The essence of the invention is appreciated by considering that a relative low power r.f. source is being used to drive a low impedance load at a substantially higher voltage with maximum efficiency. Typically, an 1800-watt r.f. power supply which has an output of 850 volts peak to peak and an internal impedance of about 50 ohms eventually drives a load which has a dominant capacitive impedance of about 50 ohms and requires a voltage of 3600 volts peak to peak. This is accomplished by a series of networks that effect impedance and voltage transformation as a result of proper choice of QL of the circuits. The effect of the dominant impedance is eliminated so that the plasma impedance which is about 1000 ohms absorbs all of the power at the high voltage.
Referring now to FIG. 1 of the drawings, there is illustrated a block and symbol diagram which embodies the invention, this comprising the apparatus designated 20. The combination includes, as indicated, so much of the sputtering apparatus per se as contributes to the electrical effects which produce the problems solved by the invention and which participate with the external circuitry in the solution of these problems.
The external circuitry is shown to comprise four components which consist of a source of r.f. power 22, an impedance transfer network 24 coupled to the source of r.f. power 22 through the transmission or coupling means 26, an idler network 28 coupled to the impedance transfer network 24 through the coupling 30, a load network 32 coupled to the idler network 28 through the coupling 34 and a sputtering apparatus or chamber 36 which is coupled or connected to the load network 32 by way of a line 38 that passes through the container wall 40 of the chamber 36 and extends to the cathode or target 42 of the electrode configuration 44 of the apparatus. The electrode configuration 44 includes an anode 46 which is shown grounded at 48 by way of the line 50. The stippled area 52 represents the glow discharge plasma or plasma field which is established between the electrodes during the operation of the apparatus 36, there being a small space shown at 56 to represent the Crookes dark space adjacent the face of the target 42. The large dot signifies that there is a gaseous atmosphere in the chamber 36 as disclosed in some of the patents mentioned above.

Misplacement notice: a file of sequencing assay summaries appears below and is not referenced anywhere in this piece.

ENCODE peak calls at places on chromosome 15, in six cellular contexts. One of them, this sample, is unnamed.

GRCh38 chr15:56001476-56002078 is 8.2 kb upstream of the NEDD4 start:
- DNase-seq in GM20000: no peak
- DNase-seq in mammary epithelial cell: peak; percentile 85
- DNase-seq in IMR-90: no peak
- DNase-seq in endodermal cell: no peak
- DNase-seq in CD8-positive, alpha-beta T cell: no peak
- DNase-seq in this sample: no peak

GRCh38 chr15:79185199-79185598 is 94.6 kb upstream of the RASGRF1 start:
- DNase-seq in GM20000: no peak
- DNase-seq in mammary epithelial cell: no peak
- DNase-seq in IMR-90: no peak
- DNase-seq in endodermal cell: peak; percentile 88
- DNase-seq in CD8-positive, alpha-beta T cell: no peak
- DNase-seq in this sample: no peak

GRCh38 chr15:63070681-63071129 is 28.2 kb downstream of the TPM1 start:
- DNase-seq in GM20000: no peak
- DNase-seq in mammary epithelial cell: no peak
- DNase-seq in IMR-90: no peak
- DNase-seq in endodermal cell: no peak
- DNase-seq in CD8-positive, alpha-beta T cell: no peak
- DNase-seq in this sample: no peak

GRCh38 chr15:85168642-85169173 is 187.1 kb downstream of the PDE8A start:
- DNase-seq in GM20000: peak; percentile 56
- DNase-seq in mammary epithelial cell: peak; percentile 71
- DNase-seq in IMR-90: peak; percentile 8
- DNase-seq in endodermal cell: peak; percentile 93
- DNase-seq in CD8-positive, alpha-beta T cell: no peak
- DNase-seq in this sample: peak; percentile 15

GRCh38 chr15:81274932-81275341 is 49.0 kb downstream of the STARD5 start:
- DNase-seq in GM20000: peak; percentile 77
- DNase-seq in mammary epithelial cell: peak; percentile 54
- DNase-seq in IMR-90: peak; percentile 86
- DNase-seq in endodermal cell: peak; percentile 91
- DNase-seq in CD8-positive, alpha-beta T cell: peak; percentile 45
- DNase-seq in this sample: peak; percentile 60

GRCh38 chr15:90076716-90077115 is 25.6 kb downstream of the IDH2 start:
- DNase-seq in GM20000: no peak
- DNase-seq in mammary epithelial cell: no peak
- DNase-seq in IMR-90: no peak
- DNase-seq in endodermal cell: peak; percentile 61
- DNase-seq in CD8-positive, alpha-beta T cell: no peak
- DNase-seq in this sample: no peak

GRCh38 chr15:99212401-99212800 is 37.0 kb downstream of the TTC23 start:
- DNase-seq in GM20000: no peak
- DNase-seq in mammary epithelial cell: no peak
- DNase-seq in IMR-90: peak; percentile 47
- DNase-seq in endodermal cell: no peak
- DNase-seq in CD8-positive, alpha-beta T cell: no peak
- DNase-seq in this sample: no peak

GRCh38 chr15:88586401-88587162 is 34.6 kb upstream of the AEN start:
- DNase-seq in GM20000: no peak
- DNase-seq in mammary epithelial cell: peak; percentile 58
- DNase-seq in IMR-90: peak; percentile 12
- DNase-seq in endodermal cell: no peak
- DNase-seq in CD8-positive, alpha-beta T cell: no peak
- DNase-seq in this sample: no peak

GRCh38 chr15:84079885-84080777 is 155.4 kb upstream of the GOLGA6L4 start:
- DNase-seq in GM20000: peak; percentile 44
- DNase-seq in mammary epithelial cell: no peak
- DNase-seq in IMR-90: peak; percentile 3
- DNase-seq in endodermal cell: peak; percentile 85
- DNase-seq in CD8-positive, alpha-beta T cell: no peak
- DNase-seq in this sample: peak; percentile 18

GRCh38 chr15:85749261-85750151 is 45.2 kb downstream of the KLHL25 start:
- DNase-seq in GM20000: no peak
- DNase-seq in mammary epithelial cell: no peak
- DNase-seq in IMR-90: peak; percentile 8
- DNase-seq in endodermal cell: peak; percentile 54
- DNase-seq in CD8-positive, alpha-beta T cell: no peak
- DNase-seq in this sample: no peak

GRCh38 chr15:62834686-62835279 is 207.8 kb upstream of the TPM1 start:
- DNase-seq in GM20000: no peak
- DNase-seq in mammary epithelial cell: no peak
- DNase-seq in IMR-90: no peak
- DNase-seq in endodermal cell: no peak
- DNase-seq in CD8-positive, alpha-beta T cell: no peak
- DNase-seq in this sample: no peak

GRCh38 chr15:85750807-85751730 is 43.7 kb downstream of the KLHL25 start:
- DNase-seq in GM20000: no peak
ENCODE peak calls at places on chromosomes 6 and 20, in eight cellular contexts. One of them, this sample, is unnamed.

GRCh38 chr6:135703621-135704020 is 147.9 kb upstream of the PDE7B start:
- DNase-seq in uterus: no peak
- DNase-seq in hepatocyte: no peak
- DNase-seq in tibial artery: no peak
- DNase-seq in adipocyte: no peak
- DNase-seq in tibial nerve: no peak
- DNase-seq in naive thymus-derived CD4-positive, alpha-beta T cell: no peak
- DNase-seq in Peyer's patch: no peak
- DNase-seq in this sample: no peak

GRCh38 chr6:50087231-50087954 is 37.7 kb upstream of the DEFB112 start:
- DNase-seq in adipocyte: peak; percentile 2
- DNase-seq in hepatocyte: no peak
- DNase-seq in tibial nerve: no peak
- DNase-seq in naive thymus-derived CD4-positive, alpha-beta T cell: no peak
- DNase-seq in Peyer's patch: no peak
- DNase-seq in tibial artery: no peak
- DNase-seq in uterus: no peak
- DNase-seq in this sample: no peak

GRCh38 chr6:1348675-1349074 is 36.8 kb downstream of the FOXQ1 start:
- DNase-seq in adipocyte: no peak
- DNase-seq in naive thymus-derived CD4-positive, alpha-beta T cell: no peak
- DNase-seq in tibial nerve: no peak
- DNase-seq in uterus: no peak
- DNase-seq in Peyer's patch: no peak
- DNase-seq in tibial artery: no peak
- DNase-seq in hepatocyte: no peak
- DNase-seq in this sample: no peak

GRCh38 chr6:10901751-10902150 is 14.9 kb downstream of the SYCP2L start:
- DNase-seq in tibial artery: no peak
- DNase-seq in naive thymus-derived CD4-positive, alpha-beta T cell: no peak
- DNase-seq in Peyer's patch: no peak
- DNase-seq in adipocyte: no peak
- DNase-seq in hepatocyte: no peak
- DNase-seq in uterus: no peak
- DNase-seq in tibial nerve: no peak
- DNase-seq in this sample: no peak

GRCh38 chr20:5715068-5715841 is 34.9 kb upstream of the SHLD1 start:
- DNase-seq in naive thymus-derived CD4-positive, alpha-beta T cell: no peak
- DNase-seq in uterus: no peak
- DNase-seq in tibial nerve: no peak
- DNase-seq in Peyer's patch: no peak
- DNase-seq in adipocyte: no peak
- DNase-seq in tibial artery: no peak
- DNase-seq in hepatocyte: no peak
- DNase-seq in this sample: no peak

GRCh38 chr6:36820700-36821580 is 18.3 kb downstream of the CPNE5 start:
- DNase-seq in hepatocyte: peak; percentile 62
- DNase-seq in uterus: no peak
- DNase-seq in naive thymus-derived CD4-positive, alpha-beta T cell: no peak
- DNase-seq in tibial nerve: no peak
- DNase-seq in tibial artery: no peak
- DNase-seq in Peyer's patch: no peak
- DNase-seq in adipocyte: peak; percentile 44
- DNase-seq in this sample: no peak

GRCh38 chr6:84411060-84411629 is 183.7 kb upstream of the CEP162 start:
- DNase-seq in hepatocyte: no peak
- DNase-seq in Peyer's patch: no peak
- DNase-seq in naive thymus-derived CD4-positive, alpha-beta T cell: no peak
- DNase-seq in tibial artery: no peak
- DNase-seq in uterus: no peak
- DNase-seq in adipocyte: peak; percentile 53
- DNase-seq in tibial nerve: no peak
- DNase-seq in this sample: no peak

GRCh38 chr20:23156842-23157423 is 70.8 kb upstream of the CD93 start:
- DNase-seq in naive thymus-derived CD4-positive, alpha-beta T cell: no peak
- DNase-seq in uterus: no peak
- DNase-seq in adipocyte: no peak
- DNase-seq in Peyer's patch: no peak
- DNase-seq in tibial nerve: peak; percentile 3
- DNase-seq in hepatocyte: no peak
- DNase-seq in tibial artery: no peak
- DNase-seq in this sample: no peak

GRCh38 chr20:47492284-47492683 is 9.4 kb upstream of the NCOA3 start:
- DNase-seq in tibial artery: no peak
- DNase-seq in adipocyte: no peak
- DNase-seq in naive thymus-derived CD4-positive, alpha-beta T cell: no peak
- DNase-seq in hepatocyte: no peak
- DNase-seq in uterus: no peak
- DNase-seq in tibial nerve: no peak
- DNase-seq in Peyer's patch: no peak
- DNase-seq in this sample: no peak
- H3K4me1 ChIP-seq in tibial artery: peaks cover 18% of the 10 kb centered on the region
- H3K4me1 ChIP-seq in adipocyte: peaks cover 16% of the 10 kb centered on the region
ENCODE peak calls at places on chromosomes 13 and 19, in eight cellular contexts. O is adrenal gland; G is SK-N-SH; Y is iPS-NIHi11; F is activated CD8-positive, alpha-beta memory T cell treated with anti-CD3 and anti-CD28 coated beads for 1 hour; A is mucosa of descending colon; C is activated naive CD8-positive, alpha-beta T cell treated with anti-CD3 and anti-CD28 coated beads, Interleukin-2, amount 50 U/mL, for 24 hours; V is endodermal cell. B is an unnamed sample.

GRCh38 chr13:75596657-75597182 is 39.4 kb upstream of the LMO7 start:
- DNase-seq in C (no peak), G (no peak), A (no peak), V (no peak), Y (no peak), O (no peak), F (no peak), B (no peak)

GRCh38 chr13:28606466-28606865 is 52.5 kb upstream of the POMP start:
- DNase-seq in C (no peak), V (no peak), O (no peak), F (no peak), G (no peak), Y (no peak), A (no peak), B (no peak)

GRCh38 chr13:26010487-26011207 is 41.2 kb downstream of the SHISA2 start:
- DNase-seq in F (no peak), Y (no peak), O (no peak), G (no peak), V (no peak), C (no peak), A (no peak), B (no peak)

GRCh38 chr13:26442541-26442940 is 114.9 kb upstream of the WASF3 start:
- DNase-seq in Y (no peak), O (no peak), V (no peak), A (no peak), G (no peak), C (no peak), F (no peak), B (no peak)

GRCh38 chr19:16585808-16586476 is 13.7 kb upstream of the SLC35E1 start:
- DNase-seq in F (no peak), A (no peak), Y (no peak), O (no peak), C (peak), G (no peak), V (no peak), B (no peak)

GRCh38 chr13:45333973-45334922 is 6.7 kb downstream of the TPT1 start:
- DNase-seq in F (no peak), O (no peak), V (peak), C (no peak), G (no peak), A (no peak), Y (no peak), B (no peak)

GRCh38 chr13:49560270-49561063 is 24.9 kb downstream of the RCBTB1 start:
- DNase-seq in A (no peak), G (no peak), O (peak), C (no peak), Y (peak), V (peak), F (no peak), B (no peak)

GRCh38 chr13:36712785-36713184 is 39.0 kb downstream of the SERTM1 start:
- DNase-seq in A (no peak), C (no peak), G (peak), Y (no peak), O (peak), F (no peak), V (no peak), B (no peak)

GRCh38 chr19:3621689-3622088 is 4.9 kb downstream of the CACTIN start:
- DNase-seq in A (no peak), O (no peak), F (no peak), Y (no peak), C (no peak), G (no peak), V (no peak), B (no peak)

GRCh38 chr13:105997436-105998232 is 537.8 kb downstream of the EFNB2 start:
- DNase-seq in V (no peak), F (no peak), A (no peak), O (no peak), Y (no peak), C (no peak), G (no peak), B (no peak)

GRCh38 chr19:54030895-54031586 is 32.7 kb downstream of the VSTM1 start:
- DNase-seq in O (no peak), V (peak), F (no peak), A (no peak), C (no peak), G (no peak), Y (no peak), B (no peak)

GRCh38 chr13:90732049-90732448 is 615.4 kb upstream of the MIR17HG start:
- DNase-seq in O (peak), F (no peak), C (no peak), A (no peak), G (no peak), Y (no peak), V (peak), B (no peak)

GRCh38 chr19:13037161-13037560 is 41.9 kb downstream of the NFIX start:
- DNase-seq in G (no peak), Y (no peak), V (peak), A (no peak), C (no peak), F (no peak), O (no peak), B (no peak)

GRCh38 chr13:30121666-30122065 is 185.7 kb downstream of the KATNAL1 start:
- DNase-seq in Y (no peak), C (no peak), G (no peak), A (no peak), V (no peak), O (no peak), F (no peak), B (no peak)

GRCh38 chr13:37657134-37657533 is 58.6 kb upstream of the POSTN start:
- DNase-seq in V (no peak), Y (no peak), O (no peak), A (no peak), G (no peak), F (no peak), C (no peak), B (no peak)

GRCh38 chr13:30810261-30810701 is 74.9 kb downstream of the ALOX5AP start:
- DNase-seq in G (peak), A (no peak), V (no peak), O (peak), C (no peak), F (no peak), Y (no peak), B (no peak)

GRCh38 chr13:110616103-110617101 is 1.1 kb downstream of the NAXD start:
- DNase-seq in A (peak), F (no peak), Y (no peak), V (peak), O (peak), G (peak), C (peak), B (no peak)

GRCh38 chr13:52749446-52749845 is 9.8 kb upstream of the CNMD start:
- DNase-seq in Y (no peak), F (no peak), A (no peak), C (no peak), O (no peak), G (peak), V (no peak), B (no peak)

The load network 32 is not to be considered an independent component or circuit inasmuch as the resonant condition which will be described to exist therein must take into account the effects of the electrode configuration 44 on the capacitance of the network 32 and the effects of the surrounding structure which is not shown in FIG. 1. As a matter of fact, one of the features of the invention is that the inductance of the load network 32 bucks the capacitance of the electrode configuration 44. This will be explained hereinafter.